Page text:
"V babiččině kuchyni vždy bylo co jíst."

Translation:There was always something to eat in Grandma's kitchen.

January 14, 2018

This discussion is locked.


Why not “grandmother’s “


There was one word order with "Grandmother's" missing (my/our grandmother's was OK). You may have received a confirmation e-mail if you reported.


polévka, bramborový salát, knedlíky, smažený sýr, houby, ryby, palačinky...


i also tried the sentence in a different order and it wasnt accepted : In grandma's kitchen there was always something to eat

  • 1218

why is bad - there was always something to eat in GRANDMOTHER´S KITCHEN?


´ is an accute accent
' is an apostrophe

Please distinguish them, they are not the same thing.

  • 1076

V babiččině kuchyni vždy bylo co jíst. Can I use "něco" instead of "co"? Thank you for your advice!


No, you cannot. Or at least not in "být co jíst" or "mít co jíst".

You can say "vždy bylo něco k jídlu" or "vždy bylo něco k snědku".

  • 1076

Thank you very much for your reply. I should remember those cases. But, byt co jist, mit co jest, byt neco k jidlu, byt neco k snedku.... are they all "something to eat" in English, correct? Thank you!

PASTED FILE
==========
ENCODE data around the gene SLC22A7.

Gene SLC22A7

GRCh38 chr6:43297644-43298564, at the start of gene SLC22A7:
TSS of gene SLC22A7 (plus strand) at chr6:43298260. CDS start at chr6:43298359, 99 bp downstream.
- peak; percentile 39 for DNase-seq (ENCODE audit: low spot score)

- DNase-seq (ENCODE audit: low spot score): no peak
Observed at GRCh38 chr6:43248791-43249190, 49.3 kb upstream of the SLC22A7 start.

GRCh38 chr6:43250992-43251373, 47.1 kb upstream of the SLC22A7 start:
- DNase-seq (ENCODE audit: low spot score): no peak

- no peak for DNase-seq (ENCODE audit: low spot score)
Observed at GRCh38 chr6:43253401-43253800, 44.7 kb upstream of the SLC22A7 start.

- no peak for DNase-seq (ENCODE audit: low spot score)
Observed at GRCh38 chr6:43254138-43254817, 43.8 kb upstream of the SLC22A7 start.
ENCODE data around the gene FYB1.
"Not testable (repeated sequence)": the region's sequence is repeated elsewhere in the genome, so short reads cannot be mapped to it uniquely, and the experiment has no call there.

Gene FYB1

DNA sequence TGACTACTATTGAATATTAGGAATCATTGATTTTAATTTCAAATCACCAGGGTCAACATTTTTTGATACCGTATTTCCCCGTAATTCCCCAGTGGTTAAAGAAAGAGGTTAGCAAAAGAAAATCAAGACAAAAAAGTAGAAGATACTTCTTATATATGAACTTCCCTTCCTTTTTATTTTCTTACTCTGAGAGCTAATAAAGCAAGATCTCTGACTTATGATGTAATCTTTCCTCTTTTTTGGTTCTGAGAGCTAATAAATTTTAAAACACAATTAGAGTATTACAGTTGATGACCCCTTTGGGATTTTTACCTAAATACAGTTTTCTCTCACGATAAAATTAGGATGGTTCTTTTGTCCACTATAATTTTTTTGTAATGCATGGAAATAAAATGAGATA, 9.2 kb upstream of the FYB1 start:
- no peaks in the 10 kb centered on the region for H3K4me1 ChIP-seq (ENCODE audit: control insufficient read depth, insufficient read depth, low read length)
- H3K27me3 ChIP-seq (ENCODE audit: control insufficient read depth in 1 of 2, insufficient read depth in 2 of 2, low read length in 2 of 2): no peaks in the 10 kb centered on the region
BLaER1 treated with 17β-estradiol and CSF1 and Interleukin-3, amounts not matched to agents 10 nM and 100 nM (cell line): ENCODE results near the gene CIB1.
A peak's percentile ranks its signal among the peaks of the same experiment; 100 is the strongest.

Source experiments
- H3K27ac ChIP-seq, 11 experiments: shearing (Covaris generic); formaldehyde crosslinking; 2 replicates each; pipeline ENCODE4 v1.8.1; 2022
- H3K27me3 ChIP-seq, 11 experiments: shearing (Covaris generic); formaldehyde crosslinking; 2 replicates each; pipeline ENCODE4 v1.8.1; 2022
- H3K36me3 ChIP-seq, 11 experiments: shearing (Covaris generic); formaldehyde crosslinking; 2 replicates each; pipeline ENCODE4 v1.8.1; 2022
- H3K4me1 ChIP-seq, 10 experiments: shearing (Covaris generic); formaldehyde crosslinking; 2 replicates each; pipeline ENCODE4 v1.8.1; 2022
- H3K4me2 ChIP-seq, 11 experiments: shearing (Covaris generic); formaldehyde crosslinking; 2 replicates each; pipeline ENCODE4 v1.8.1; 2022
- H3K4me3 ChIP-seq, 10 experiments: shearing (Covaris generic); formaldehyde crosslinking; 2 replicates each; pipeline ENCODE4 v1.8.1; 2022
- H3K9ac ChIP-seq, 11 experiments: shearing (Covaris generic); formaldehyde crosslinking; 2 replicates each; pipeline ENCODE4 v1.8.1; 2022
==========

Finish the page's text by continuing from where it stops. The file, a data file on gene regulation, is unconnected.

Both "něco k jídlu" or "něco k snědku" are literally "something to eat" and widely used.

However, they are not completely equivalent with "mít co jíst":

František má co jíst. - František has some food he can eat. He will not be hungry.

František má něco k jídlu. - František has something to eat, some food. Perhaps he will share it with us. or František is already eating it.

Je co jíst. - We have something to eat. We will not be hungry.

Je tu něco k jídlu. There is something that can be eaten here.

Máme něco k jídlu. We have something that can be eaten.

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